Problem: Clients seeking to pass assets to friends and family often desire to condition the gifts they are making. For instance, a testator may want a friend to receive an asset, but does not want that friend’s children to receive the asset if the friend passes away before the testator. Drafters facing this situation often use conditionals, or “if… then…” language to express the testator’s wishes. In the simple situation mentioned above, such language might be “I give all of my estate to John. If John and I die at the same time, then I give my estate to Charity.” The idea embodied in this language is twofold. First, the testator does not want her children to receive her estate; she would like the estate to go to either John or Charity. Second, if John dies at the same time as the testator, she will not have time to revise her will to ensure the Charity receives her estate.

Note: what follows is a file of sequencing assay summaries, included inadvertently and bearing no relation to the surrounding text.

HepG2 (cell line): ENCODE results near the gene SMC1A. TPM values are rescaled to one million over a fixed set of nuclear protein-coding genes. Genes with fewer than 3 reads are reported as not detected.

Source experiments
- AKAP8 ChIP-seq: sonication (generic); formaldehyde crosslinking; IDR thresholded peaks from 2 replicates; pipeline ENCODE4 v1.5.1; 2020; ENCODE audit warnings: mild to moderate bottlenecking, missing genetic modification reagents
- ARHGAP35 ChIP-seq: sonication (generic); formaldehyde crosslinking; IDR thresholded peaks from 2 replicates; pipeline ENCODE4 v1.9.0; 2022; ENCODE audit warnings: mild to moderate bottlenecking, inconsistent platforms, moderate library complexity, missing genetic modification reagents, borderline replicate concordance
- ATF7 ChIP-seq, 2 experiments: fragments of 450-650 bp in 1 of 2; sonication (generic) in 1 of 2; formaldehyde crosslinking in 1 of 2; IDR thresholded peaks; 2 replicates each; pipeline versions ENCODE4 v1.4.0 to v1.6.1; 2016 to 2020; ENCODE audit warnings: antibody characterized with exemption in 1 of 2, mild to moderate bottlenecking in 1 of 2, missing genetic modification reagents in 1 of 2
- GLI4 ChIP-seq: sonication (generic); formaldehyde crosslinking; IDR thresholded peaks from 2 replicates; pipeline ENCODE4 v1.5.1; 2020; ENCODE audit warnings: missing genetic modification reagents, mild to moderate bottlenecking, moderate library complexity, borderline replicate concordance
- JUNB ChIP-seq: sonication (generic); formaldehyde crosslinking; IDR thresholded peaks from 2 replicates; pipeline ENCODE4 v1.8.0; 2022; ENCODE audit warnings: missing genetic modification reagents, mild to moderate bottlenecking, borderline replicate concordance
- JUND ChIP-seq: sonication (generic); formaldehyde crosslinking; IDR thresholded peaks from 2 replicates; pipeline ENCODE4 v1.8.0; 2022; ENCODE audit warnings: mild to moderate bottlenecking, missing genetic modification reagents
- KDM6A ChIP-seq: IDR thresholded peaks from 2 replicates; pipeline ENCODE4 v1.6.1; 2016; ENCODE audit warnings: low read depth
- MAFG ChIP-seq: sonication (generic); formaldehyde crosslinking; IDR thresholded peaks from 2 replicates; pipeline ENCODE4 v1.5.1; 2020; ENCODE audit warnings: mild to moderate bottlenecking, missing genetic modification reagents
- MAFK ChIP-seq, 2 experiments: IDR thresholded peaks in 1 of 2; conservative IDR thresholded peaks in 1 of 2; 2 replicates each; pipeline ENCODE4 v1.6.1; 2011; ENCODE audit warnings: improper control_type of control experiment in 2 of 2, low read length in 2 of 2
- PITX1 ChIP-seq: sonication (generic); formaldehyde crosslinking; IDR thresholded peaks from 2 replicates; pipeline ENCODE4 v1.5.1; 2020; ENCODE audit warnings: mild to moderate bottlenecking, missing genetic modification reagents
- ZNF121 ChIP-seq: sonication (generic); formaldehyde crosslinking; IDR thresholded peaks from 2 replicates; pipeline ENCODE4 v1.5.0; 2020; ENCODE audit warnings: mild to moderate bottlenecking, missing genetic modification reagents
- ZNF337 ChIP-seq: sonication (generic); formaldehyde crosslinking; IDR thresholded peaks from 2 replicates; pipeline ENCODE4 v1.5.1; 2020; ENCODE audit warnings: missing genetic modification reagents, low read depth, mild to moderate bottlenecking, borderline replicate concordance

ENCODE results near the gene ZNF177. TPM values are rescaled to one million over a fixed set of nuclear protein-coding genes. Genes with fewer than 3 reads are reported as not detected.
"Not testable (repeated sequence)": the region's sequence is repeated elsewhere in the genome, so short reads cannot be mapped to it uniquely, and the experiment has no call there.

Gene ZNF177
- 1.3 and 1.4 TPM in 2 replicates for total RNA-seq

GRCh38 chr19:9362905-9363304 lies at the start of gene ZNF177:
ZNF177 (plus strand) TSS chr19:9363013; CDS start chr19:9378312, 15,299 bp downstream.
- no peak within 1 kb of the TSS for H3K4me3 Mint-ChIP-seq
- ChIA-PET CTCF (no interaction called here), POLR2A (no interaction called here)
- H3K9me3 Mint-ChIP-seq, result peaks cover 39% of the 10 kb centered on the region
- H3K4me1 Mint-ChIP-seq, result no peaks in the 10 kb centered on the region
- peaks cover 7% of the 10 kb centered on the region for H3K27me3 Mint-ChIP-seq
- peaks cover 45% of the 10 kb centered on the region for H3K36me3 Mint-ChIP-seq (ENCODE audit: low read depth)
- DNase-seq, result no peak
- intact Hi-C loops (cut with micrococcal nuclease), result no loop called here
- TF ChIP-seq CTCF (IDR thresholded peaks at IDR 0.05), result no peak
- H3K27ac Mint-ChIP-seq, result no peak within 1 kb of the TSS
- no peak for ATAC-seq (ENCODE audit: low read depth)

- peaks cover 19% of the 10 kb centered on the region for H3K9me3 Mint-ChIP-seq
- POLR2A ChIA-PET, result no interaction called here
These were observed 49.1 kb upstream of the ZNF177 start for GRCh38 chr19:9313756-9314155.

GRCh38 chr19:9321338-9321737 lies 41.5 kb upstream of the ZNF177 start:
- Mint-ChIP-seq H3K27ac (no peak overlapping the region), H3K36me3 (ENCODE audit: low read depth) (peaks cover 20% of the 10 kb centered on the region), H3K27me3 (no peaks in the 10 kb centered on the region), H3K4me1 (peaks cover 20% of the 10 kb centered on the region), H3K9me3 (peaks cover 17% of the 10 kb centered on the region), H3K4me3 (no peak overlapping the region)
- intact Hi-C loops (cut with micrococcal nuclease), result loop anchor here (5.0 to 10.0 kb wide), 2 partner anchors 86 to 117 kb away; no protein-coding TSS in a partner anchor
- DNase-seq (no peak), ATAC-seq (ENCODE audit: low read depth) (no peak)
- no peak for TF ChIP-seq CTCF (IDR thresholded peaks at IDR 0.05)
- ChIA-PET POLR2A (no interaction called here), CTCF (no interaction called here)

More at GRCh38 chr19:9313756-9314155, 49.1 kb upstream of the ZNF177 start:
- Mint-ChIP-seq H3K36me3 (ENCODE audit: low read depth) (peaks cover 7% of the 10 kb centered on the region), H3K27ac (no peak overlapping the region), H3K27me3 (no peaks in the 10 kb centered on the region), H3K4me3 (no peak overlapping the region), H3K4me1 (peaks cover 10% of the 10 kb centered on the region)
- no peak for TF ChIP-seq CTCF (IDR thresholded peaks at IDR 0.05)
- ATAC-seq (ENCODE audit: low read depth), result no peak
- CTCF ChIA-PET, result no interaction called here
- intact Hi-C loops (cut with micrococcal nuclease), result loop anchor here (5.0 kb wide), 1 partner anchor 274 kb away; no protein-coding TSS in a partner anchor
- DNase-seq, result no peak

Problems arise when the condition never comes to pass. In the above example, if John dies well before the testator dies, then the condition upon which the Charity would receive the estate fails. Testator’s estate, then, would pass to her children via intestacy, even though it is clear that the testator did not want her children to receive her estate.
Please see full article below for more information.
Firefox recommends the PDF Plugin for Mac OS X for viewing PDF documents in your browser.
We can also show you Legal Updates using the Google Viewer; however, you will need to be logged into Google Docs to view them.
Please choose one of the above to proceed!
LOADING PDF: If there are any problems, click here to download the file.